There’s no doubt about it, wildlife photography offers some of the most amazing and exciting images possible. But it can be very dangerous, depending on where you’re shooting and what types of animals you plan on capturing with your camera.

Sometimes we end up rushing wildlife photos and at other times we take too long to capture the moment and it’s passed us by.  One of the tricks in getting good shots is to be prepared, but don’t rush things when you have opportunity to take your time.

When taking shots of wildlife, you should try and get close enough to the subject, but remain at a safe distance.

No Time for Mistakes in Wildlife Photography

Again, this depends on the animal and the situation. If you’re face to face with a lion in the wilds, you want to be as far away as you can. This means, make sure you have the appropriate lenses on hand to zoom into the creature.

When taking a photo of a bird sitting on a branch, make sure the shot shows the bird and not the whole tree. Zoom in as close as possible and get rid of everything else in the frame unless it’s essential to the photo or tells a story.

Don’t get too carried away though and get too close to the subject. You don’t want it to be crammed into the image. Make sure there’s a little space or the image will appear cramped and squashed. This should be no problem with a zoom lens. Just pull it back a little to leave some room around the animal’s head.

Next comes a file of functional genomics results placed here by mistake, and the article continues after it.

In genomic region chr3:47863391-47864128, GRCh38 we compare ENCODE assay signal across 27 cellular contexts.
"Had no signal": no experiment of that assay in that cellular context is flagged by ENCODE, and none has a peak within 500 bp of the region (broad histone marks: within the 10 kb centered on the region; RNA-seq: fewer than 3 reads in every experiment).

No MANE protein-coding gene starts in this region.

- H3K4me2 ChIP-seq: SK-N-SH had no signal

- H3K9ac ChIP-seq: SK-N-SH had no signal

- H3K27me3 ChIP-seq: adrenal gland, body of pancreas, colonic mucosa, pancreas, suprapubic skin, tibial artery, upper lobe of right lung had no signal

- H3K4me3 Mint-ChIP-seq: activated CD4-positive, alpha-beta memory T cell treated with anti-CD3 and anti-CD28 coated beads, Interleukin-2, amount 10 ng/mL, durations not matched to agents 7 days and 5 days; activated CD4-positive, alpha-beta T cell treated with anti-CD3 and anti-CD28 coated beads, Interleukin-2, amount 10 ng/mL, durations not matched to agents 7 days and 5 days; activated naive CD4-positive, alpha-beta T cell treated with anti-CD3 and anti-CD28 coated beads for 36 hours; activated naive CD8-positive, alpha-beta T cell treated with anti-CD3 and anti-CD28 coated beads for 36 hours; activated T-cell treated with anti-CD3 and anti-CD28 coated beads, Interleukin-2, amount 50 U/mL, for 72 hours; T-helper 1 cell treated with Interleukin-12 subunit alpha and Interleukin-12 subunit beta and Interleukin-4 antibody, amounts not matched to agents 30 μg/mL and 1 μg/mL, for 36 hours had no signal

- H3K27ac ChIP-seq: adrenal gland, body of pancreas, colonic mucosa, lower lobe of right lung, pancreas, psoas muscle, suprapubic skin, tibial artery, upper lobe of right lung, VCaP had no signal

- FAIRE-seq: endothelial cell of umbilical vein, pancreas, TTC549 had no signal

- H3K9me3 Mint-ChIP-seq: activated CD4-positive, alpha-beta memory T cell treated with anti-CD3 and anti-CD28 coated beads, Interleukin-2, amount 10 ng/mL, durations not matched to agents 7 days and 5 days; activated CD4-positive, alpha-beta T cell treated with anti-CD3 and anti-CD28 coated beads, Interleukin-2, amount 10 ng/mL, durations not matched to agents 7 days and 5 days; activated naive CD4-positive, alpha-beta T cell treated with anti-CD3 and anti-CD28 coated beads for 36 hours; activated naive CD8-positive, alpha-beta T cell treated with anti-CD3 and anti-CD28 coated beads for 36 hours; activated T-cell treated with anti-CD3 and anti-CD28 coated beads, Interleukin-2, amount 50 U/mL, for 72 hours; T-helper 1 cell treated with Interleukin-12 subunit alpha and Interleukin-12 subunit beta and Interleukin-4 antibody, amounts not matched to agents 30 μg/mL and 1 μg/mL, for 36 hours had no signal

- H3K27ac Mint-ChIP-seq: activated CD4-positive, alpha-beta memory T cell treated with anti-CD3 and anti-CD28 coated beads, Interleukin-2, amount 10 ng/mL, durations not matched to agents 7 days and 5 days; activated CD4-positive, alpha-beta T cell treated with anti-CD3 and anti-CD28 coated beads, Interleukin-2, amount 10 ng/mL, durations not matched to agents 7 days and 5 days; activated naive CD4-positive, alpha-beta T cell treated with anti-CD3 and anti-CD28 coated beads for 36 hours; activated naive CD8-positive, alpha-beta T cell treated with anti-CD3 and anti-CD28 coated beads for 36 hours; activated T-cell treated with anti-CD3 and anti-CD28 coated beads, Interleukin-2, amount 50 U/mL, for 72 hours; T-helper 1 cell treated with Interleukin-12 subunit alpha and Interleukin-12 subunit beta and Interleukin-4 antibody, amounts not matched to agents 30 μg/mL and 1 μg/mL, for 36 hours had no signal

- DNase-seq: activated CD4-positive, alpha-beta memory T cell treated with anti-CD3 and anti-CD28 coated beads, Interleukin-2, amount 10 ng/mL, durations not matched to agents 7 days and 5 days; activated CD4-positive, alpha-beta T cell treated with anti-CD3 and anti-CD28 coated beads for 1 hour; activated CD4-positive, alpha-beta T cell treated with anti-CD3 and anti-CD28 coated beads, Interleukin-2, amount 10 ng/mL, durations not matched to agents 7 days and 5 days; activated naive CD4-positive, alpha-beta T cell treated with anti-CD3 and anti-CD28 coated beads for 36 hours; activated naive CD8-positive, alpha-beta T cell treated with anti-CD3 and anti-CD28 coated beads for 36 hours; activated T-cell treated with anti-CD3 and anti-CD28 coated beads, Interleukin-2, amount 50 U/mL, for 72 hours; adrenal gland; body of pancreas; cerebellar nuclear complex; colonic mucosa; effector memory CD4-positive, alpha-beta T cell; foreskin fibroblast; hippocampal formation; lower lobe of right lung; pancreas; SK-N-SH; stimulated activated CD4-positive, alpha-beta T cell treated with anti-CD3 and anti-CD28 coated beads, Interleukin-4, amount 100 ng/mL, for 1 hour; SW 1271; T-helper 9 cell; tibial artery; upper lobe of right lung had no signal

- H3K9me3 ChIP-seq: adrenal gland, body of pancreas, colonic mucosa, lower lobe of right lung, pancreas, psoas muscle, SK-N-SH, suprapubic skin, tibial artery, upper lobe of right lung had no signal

It’s a good idea to set the shutter speed and aperture manually. This allows you to control the depth of field. A small aperture increases the depth of field surrounding the subject and this could result in a distracting background.

If you use a wide aperture the depth of field will narrow, allowing you to concentrate on the animal. Also, you can use a faster shutter speed, enabling you to freeze a moving animal.

Timing is also key. You can always take a bad photo, but the chance to take a great one may only present itself a few times, especially with moving animals. This means – be patient and take a lot of shots. Remember, most of them will be mediocre, but you may suddenly get a superb one. Study the animal if you have time and see how it moves and behaves.


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